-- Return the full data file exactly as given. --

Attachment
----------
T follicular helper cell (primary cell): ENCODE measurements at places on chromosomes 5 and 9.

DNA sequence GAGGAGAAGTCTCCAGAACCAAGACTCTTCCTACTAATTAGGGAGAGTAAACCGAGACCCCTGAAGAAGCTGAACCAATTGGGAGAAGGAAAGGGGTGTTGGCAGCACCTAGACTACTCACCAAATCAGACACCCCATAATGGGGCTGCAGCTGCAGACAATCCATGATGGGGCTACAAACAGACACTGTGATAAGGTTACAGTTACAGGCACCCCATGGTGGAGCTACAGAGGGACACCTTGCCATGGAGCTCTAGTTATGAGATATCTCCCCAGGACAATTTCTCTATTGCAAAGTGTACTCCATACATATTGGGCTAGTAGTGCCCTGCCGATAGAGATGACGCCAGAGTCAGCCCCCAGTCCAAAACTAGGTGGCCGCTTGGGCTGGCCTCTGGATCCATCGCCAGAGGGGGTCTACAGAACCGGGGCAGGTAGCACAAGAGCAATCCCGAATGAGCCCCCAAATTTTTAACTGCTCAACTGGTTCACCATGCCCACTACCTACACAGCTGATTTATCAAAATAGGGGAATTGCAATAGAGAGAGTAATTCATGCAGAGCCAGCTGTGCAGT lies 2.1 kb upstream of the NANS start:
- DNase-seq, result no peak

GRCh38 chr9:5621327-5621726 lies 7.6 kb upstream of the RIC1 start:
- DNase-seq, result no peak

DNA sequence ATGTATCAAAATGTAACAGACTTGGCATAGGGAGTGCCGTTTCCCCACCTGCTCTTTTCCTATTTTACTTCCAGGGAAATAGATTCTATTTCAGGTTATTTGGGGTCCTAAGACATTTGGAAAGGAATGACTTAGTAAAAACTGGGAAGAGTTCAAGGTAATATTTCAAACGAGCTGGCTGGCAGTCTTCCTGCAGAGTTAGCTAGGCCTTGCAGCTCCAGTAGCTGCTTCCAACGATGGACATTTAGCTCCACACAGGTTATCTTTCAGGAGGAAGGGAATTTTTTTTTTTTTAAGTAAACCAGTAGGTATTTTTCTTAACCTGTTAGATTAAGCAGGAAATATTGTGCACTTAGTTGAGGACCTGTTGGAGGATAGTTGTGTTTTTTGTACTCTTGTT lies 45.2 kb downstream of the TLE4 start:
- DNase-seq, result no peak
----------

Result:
T follicular helper cell (primary cell): ENCODE measurements at places on chromosomes 5 and 9.

DNA sequence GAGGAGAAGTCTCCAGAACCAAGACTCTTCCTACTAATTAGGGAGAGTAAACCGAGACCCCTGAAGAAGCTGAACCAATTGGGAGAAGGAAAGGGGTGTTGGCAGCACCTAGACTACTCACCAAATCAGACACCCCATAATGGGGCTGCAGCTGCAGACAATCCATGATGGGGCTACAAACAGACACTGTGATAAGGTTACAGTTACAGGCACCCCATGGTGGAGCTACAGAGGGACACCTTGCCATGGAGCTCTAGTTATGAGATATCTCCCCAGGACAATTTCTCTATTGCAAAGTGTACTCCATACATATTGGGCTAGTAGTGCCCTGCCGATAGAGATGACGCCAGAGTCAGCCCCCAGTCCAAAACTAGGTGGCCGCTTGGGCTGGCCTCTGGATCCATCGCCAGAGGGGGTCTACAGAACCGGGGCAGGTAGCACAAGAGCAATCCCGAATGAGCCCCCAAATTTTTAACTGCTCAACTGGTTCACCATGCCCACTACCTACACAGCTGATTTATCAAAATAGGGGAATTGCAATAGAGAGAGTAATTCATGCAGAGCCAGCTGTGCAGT lies 2.1 kb upstream of the NANS start:
- DNase-seq, result no peak

GRCh38 chr9:5621327-5621726 lies 7.6 kb upstream of the RIC1 start:
- DNase-seq, result no peak

DNA sequence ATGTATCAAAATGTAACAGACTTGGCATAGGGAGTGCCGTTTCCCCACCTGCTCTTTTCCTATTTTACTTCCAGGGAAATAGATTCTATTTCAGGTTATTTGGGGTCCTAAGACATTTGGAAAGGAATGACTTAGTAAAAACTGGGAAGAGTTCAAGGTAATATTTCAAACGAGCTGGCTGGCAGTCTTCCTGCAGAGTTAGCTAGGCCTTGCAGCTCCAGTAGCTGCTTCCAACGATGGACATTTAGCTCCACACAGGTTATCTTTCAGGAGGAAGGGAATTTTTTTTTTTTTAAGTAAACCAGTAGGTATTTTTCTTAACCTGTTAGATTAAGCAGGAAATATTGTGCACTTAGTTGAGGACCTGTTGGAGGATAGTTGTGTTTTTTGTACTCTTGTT lies 45.2 kb downstream of the TLE4 start:
- DNase-seq, result no peak